Unique exhibits from Vetka bring light of spirituality
National Art Museum hosts Husband, Man, Warrior collection of late 18th-early 19th century icon paintings from Vetka Museum of Old Believers and Belarusian Traditions
The exhibition presents 83 beautiful icons which would have once adorned the simple homes of Old Believers and those of Belarusian Orthodox faith. All from the Vetka area, the icons provide evidence of rural culture which no longer exists.
The icons were thought to offer protection, not only of the individual family but, patriotically, the wider settlement and country. For more than a millennium, from the Christianisation of Kievan Rus, icons embodied the accumulation of experience and Slavic spirituality.
Soldiers going into battle would take a miniature icon with them, to act as protection. St. George was a popular choice, as was Nikita (a 14th century warrior) and Russian prince-brothers Boris and Gleb. Archangel Michael was perhaps the most popular of all. Each soldier would feel a personal bond with their own miraculous protector, who accompanied him in his ‘holy deeds’, overcoming malign forces. In the 12th-14th centuries, holy warriors helped forge the idea of national independence.
The icons on show are imbued deeply with the energy of rural culture. As well as helping achieve victory, each holy image carried a connection with the agricultural calendar, or protection from illness, robbers, wild animals, ‘evil spirits’ or ‘malicious curses’. St. George was connected with spring fertility land, eternally thrusting his sword into his dragon (as we see on various military medals. He watched over the spring pasture of cattle and the welfare of peasant boys. Of course, we all know the award of the Cross of Saint George. Meanwhile, Princes Boris and Gleb were connected with baking, absorbing negative energy and encouraging the bravery of sacrifice, while warning against the horror of fratricidal war.
To which such icons did people pray in those simple rural homes? How did the force of a mother’s prayer, passionate to protect her son, husband or father, aid in returning them safely. How did this accumulate and transfer to the souls of those fighting: boys and young men? How did the image of the ideal soldier influence their behaviour? The military theme is universal, continuing to arouse interest. In 1995, the year of the 50th anniversary of the Victory over fascist Germany, saw much research published but work proceeds. The unique data collected from Vetka residents (a small city in the Gomel Region) adds to our understanding of the faith of Orthodox Believers and Old Believers.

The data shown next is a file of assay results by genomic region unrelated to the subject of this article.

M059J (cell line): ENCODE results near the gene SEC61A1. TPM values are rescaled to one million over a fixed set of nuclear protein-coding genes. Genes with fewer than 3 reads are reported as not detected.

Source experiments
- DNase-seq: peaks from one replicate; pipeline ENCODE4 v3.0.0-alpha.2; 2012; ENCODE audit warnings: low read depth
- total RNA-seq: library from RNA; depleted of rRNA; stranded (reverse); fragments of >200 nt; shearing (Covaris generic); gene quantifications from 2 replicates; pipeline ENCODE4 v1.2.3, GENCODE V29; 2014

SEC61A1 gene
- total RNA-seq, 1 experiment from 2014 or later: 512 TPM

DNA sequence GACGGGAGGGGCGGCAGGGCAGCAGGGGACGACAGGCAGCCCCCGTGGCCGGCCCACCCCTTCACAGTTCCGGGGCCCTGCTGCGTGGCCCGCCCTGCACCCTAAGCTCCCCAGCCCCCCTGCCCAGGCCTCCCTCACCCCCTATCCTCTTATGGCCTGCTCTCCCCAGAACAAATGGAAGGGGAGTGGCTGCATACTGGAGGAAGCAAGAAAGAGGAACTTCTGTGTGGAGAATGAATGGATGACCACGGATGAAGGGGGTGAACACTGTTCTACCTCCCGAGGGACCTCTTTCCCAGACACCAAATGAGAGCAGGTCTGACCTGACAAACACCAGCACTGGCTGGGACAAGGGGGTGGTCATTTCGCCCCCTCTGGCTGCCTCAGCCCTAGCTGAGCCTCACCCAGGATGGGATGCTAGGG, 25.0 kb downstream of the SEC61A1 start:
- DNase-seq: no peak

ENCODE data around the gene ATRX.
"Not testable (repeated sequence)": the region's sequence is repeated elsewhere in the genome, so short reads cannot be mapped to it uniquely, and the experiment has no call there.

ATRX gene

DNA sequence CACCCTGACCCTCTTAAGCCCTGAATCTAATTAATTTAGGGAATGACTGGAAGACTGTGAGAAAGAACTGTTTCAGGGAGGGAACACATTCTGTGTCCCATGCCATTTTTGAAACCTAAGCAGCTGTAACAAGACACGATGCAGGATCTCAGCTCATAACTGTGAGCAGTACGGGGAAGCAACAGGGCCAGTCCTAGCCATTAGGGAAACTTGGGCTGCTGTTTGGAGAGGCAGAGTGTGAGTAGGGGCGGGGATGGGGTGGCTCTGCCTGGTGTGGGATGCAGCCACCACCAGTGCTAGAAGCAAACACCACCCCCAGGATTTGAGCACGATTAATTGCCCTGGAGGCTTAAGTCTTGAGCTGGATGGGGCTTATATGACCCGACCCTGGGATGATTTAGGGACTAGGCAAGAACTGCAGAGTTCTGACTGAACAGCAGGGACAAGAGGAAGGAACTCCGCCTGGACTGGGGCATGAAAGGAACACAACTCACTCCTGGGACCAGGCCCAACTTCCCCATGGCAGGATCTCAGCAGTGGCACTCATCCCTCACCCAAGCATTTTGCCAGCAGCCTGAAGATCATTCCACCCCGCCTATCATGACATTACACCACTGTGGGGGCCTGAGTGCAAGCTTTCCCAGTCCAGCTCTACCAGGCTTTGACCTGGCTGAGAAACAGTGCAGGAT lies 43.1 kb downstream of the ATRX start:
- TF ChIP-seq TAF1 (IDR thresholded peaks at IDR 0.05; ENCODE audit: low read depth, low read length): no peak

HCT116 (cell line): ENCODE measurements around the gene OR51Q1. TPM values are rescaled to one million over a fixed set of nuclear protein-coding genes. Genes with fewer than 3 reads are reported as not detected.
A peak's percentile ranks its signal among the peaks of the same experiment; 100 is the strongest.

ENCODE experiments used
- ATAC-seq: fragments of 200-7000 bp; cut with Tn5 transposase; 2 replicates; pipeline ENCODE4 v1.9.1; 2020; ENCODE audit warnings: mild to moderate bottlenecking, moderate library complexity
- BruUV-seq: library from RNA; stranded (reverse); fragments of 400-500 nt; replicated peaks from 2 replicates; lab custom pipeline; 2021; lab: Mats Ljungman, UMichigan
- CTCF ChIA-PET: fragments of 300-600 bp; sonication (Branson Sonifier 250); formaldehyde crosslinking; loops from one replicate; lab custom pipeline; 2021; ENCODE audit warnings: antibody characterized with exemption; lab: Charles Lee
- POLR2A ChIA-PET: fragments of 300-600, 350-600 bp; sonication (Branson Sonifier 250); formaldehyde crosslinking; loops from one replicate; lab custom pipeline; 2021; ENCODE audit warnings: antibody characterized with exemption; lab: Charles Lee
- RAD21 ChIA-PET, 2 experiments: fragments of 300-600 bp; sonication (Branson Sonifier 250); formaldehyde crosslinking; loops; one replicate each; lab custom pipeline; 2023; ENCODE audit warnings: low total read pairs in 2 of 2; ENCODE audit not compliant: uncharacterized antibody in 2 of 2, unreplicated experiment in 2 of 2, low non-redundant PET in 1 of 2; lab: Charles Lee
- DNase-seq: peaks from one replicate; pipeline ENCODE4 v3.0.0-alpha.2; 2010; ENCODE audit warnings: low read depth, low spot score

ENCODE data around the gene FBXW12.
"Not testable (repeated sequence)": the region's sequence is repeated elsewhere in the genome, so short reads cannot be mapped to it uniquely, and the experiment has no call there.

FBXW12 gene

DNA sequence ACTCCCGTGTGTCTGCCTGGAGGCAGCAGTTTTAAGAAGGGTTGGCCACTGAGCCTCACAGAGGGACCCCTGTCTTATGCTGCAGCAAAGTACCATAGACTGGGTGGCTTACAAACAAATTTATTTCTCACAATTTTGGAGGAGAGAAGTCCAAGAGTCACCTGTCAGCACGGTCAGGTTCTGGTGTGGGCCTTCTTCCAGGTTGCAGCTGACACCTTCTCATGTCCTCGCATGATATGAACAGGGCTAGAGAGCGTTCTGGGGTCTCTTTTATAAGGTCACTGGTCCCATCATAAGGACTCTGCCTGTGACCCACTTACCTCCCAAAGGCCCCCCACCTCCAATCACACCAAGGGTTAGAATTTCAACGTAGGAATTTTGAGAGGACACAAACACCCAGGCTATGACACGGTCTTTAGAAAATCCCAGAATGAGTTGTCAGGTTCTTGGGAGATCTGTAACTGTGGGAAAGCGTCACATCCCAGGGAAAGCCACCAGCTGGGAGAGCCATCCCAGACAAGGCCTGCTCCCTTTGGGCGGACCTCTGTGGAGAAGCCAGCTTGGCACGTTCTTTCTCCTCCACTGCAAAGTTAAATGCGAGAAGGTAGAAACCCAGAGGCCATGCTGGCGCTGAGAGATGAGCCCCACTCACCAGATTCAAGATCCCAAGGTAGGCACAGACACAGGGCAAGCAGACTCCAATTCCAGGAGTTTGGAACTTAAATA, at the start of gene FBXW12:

Yelena Karpenko, who heads Ancient Belarusian Art at the National Art Museum and is the exhibition curator, tells us, “Folklore texts have clarified and revived the situation, bringing together voices from separate traditions. Our collections of Old Believer and Belarusian Orthodox icons demonstrate the local features of our culture.”
The works on show, many of which have been restored by museum experts, reveal several stylistic directions. Some still bear the ‘wounds’ of war: tears from shell splinters, for instance, purposefully left. The project is accompanied by albums entitled Vetka Icons, Voices of Lost Villages, and Living Belief — Vetka. Joint exhibitions have been organised in the cities of Mogilev, Minsk and Vitebsk, with the first entitled Saint George, launched with the Gomel Regional Museum of Local History, in 1995. Each has highlighted new aspects of military culture and of our spiritual heritage, attracting differing materials in each district: ‘heavenly rows’ of military images, ‘terrestrial’ exhibits and military equipment.
The current exhibition at the National Art Museum explores various dimensions of the theme, heavenly and terrestrial, and the opposition of war and peace. Military conflict has the power to plunge us into contemplation of the spiritual, resounding in space and time and revealing the eternal. The stability of our culture relies upon our faith: in God and in humanity.
A simple soldier, called Ivan, sent letters home from the Front, to his wife and mother. There, in their old house, they prayed to John the Warrior ‘for Ivan to return home alive’.
By Veniamin Mikheev
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